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Blue Oval City | What jobs may be available, and what they could pay

About 6,000 jobs connected to the battery and electric vehicle assembly facilities are expected.

MEMPHIS, Tenn. — Ford Motor Company's multi-billion dollar investment into Blue Oval City is expected to create 6,000 new jobs in Tennessee when it opens in 2025.

The battery and assembly plants will be built at the Memphis Regional Megasite, about 50 miles east of the Bluff City in Stanton, Tennessee.

So what kind of jobs are coming, and what could they pay? 

The project is expected to have a major impact on West Tennessee when it opens. Auto Industry researchers said Ford's investment in a battery and electrical vehicle plant signifies a shift in the industry.

"Electrification is really hitting the industry much faster than most people had anticipated," said Bernard Swiecki, CAR Research Director.

Swiecki works at the Center for Automotive Research, a non-profit think tank that focuses on the auto industry. Swiecki said when it comes to jobs, there will be a big variety at Blue Oval City. 

"Administration. You're going to have engineers. You're going to have a supplier run the cafeteria and mow the lawn. Then you're going to have production employees, and you're going to have skilled trade employees to run the tooling and the changeovers. There is huge spectrum of employee types that are necessary to make one of these plants work. "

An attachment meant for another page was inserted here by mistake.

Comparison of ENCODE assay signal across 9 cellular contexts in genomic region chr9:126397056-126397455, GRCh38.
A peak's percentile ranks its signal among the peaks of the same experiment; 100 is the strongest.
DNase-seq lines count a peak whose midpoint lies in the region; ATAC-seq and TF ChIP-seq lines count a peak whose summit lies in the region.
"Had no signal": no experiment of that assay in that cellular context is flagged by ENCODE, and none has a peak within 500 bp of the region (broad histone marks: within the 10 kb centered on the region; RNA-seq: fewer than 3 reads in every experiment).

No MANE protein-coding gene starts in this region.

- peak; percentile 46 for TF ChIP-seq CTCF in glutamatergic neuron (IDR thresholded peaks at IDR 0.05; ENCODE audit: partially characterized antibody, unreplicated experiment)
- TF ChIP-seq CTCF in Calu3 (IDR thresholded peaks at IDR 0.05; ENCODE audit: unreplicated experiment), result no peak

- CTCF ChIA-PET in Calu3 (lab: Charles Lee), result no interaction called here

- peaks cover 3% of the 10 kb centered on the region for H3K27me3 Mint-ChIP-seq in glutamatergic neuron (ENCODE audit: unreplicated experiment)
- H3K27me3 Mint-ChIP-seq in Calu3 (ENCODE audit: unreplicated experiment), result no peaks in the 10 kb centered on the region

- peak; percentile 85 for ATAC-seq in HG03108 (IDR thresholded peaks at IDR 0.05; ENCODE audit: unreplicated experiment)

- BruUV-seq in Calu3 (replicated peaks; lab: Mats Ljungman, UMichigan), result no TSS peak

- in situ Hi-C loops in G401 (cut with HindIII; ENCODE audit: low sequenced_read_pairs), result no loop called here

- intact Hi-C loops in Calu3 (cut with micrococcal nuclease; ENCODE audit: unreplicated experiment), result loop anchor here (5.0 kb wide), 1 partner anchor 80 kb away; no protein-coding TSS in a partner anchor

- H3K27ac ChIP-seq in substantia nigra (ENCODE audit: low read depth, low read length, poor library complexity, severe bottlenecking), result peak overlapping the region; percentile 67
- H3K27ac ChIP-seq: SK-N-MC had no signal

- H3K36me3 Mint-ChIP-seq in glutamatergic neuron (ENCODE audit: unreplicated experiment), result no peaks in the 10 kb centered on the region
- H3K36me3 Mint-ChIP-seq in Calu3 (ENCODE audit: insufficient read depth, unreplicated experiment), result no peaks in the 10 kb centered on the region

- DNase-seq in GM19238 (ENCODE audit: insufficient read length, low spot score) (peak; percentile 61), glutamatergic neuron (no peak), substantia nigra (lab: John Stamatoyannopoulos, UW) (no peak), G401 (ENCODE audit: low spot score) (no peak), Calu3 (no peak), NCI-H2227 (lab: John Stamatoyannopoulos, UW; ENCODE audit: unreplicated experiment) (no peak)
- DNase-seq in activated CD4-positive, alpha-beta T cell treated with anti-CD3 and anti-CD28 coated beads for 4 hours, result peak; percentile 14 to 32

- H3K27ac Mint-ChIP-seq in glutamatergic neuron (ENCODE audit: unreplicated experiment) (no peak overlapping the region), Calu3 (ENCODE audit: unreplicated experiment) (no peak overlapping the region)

How much you can make depends on the job and location.

For example, at the Hino Truck facility in Marion, Arkansas, Payscale.com says assembly line machine operators make between $26,000 and $46,000. The Toyota plant in Tupelo pays an average of $34,000 according to Ziprecruiter.com. At the General Motors plant in Spring Hill Tennessee, Ziprecruiter.com says the average salary is around $55,000.

When it comes to jobs at Blue Oval, to get an entry level job, "it's reasonable to assume that high school at a minimum, with career training after that," said Swiecki. "There will be specific differences, special skills to learn, because you are working with a potentially high voltage product. But overall the techniques are similar to other high tech manufacturers."

It's unknown at this point if the jobs with be union jobs or not. Will that make a difference when it comes to pay? 

"The difference is typically not as big as some folks would expect with the non-union plants, especially when it comes to vehicle assembly paying competitive wages and providing competitive benefits," said Swiecki.

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